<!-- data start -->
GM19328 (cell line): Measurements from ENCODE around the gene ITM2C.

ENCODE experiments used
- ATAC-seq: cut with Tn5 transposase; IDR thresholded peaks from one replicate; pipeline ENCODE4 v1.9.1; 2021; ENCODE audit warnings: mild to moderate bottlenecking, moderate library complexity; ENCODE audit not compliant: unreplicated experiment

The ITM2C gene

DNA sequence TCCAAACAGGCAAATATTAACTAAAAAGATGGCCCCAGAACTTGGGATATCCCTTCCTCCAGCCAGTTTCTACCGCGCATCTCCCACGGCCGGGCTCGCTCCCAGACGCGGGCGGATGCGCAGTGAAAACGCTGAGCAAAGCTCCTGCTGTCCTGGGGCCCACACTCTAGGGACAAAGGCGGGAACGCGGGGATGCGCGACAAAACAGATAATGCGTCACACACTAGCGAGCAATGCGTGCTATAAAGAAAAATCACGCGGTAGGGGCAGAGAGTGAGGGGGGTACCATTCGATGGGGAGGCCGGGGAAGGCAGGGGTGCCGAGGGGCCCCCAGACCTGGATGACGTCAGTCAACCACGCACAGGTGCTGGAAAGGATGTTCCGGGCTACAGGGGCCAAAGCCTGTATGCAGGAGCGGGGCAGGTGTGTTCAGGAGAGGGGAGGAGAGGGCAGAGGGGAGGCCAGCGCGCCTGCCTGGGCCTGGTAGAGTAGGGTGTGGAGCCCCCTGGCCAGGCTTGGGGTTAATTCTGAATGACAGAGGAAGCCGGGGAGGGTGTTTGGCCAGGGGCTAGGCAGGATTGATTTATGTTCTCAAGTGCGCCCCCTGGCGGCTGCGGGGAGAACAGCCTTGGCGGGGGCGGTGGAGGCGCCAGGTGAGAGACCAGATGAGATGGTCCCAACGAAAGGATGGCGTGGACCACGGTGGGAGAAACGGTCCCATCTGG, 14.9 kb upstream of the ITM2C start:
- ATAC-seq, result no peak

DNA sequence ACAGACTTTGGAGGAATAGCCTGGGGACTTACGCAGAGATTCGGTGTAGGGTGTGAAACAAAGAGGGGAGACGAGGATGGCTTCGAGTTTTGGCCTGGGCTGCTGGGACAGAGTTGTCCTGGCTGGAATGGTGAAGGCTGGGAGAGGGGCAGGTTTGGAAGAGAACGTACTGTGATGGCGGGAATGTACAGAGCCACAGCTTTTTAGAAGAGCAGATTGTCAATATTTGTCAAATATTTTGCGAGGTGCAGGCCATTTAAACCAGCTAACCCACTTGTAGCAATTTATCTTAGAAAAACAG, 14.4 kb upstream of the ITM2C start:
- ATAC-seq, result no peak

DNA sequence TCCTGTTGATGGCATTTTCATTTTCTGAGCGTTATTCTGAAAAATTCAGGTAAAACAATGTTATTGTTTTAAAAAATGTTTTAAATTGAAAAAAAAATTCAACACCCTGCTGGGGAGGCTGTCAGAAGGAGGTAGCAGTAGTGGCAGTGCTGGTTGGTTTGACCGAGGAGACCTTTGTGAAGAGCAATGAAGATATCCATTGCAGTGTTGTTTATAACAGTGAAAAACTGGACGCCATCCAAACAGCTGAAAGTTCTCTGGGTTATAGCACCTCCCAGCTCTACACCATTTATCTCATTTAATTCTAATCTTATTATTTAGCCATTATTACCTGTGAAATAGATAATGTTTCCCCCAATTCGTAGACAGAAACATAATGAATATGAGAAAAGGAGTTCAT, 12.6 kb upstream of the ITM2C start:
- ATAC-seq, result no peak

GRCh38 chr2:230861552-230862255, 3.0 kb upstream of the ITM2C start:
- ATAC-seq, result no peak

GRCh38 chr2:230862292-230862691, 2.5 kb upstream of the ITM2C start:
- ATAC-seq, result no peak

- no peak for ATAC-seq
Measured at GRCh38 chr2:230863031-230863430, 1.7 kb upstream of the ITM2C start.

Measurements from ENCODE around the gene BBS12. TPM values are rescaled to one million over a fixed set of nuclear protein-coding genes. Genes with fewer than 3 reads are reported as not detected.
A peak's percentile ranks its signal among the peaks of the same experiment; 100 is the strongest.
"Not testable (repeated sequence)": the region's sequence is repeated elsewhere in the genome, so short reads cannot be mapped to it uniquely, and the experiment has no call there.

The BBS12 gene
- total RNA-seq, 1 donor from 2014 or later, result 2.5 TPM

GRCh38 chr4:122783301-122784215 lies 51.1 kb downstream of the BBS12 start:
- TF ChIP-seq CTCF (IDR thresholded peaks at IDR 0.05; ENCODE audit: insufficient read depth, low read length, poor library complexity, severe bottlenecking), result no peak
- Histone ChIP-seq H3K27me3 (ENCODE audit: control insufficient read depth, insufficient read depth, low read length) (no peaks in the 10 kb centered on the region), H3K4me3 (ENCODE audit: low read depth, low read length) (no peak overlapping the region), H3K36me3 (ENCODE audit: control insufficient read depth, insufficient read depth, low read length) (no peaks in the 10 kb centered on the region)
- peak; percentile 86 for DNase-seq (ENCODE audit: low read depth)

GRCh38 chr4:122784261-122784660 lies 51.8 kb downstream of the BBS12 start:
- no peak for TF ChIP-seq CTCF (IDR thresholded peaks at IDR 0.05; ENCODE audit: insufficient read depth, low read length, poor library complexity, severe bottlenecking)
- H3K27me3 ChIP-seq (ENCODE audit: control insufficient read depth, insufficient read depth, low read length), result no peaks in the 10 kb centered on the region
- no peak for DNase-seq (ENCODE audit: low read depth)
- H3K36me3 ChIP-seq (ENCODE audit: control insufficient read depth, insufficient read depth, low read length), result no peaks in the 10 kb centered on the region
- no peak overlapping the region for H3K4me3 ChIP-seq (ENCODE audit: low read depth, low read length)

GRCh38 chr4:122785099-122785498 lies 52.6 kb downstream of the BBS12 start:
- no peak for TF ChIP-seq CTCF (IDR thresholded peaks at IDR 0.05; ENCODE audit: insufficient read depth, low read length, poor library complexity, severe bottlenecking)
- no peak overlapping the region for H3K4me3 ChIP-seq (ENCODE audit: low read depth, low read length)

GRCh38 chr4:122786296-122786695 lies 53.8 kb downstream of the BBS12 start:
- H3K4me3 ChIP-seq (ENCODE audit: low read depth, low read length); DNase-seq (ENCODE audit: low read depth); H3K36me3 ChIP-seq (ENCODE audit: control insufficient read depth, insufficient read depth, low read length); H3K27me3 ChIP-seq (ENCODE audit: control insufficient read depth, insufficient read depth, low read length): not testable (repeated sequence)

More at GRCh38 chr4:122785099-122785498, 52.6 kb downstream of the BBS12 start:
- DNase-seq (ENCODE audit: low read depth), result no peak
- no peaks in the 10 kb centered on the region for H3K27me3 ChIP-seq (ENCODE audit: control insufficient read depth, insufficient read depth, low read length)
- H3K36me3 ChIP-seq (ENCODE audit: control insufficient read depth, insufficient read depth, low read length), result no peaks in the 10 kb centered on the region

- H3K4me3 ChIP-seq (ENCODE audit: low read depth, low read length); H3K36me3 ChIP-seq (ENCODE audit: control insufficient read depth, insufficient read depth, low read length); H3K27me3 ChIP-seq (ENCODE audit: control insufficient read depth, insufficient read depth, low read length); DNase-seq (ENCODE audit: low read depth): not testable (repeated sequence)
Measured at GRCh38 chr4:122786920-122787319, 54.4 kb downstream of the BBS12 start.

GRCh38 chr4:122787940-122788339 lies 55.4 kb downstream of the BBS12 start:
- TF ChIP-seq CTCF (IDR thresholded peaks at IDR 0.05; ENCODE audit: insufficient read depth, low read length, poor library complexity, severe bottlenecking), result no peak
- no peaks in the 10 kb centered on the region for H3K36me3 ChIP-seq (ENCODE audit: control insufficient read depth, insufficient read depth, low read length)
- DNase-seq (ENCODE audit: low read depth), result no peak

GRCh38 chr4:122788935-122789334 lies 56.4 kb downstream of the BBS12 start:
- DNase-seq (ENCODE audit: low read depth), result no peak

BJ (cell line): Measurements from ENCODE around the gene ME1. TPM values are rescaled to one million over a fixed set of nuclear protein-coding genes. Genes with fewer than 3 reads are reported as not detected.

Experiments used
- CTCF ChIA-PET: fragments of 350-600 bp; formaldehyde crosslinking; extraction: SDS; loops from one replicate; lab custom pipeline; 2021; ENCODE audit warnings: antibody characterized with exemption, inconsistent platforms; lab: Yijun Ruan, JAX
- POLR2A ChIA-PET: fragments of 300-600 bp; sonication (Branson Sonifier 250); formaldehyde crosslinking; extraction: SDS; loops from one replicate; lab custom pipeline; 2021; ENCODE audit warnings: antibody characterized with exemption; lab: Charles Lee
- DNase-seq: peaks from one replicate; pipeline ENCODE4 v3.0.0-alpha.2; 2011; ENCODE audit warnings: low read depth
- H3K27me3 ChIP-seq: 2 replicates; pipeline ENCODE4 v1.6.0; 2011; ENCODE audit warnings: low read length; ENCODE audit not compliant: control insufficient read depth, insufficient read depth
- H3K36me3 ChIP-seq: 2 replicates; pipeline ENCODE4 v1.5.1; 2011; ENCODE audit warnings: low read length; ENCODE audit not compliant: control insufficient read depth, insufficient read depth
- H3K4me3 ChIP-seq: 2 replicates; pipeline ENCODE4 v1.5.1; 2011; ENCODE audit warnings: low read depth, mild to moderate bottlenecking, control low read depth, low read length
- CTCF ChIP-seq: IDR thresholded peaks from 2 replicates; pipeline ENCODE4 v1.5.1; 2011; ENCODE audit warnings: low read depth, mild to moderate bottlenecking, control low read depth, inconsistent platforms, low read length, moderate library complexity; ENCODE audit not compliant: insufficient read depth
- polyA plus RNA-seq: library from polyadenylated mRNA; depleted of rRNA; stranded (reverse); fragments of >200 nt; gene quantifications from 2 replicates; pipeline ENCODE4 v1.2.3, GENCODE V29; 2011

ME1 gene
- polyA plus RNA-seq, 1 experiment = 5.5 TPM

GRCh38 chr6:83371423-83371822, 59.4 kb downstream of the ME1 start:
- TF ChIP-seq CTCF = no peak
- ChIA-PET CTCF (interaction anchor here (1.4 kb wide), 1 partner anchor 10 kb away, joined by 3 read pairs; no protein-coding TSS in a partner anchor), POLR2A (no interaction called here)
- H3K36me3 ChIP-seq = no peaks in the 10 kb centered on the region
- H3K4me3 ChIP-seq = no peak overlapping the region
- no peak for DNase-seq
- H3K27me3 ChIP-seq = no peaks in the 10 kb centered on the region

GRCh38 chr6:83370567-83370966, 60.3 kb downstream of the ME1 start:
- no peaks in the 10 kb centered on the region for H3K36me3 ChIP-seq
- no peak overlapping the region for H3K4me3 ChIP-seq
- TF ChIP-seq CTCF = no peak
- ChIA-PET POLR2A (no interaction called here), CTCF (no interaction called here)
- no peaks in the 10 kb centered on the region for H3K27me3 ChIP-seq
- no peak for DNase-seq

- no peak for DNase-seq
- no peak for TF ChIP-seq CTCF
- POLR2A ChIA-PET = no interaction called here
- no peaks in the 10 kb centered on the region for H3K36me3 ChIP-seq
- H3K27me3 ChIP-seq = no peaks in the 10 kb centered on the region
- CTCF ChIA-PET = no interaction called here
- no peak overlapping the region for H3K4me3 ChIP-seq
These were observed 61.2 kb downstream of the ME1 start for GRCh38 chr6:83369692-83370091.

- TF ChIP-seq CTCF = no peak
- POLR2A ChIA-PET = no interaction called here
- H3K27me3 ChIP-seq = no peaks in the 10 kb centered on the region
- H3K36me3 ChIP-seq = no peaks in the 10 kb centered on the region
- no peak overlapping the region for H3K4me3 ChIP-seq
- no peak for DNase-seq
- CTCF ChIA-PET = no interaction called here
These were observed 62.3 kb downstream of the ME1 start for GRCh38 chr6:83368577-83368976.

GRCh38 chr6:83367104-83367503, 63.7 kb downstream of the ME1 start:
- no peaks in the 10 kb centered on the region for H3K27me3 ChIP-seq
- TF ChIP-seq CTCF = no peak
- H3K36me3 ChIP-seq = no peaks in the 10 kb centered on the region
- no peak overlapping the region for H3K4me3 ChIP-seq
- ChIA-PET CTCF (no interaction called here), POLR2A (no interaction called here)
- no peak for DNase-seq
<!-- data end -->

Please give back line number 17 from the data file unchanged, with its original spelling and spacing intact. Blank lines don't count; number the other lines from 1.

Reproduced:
Measurements from ENCODE around the gene BBS12. TPM values are rescaled to one million over a fixed set of nuclear protein-coding genes. Genes with fewer than 3 reads are reported as not detected.